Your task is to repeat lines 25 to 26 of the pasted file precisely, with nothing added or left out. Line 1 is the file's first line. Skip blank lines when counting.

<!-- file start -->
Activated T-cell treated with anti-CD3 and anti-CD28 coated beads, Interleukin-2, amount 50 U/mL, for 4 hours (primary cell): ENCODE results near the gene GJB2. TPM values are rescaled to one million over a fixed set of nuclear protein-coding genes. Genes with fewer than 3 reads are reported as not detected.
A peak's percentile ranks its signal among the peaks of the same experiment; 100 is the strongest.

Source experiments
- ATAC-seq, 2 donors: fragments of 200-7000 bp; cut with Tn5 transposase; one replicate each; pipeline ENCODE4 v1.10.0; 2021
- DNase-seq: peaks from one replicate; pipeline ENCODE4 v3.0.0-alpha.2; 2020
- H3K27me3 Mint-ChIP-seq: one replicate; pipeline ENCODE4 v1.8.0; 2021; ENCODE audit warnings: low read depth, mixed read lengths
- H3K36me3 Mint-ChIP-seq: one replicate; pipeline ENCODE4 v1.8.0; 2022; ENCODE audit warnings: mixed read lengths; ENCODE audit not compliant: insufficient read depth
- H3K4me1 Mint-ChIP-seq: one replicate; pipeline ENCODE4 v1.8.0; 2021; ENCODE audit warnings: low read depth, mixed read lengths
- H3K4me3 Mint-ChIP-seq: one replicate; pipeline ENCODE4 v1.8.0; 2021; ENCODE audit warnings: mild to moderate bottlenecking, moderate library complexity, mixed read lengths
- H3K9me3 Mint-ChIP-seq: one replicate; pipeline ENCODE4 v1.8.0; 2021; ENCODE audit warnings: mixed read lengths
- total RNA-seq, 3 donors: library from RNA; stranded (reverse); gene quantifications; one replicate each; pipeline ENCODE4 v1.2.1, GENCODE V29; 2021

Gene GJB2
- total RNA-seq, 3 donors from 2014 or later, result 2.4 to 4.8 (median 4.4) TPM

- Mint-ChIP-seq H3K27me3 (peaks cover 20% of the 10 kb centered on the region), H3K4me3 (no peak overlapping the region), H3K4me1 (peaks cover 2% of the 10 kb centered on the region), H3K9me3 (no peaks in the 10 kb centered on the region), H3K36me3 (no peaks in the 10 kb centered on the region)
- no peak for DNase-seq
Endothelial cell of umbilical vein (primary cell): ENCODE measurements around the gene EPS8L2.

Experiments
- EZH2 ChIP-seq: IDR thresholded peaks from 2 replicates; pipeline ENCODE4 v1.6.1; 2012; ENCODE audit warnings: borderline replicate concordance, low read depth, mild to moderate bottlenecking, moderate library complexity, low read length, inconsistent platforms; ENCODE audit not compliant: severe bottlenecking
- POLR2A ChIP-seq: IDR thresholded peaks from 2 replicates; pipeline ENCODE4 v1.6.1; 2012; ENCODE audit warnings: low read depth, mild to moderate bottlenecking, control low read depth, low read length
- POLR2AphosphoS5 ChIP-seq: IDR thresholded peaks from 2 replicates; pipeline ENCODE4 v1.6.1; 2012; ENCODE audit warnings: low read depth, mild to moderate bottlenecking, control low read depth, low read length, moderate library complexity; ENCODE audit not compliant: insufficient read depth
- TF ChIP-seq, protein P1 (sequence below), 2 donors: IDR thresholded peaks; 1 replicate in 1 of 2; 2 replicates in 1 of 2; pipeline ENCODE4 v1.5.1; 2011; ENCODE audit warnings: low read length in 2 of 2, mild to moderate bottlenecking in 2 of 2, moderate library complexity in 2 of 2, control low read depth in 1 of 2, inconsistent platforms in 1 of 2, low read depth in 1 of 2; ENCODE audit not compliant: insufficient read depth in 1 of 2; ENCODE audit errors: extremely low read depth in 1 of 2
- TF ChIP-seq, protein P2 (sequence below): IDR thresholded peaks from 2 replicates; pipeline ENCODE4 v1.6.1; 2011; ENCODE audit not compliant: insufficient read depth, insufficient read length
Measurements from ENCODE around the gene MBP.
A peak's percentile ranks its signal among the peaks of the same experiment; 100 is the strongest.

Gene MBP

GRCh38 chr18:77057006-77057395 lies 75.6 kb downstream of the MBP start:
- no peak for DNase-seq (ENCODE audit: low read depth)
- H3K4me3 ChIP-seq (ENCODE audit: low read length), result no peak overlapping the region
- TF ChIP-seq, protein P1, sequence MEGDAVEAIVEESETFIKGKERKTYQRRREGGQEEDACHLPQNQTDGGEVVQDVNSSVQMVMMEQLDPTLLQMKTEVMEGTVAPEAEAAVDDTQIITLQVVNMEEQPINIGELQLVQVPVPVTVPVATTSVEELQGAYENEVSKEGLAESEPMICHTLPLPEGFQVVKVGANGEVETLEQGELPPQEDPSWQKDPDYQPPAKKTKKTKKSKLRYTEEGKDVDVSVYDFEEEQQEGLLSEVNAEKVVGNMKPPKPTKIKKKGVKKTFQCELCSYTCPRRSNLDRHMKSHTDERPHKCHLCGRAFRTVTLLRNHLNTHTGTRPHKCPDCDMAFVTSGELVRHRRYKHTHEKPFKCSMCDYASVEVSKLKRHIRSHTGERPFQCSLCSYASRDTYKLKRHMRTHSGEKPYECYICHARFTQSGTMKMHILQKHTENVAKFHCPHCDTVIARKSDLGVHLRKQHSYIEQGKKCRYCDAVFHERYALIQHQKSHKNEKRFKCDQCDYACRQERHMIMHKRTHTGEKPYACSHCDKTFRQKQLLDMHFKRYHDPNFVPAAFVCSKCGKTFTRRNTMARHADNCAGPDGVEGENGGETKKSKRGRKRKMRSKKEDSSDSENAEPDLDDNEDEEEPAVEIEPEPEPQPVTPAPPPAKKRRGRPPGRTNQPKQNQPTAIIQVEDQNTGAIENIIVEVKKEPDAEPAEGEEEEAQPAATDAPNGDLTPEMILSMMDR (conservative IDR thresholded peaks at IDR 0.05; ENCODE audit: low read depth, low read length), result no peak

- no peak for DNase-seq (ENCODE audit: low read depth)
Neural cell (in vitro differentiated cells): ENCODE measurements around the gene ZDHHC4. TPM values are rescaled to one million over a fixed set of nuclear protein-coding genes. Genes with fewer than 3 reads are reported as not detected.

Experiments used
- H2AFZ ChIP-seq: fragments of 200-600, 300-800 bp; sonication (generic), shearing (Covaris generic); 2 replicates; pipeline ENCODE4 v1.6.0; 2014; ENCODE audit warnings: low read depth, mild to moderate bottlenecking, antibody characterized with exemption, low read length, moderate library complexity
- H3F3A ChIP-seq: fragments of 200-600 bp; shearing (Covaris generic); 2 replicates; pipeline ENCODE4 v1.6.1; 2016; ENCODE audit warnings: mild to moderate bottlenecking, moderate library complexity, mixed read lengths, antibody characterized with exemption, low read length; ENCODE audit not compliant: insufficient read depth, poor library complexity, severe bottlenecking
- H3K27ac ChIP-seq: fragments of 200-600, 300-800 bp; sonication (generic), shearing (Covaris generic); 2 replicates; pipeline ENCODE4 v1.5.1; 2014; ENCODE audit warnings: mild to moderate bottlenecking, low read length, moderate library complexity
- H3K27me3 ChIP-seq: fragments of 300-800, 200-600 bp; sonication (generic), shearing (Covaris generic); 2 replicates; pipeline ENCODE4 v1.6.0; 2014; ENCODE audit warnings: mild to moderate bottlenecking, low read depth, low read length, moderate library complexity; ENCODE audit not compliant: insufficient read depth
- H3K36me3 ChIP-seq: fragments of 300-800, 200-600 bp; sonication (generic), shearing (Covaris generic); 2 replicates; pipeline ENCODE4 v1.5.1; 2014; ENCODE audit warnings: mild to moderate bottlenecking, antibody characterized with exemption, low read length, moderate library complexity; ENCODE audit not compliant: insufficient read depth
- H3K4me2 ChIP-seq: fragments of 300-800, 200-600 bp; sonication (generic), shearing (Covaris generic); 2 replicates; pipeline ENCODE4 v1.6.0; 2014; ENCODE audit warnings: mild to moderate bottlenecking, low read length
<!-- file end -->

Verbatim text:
Gene MBP

GRCh38 chr18:77057006-77057395 lies 75.6 kb downstream of the MBP start: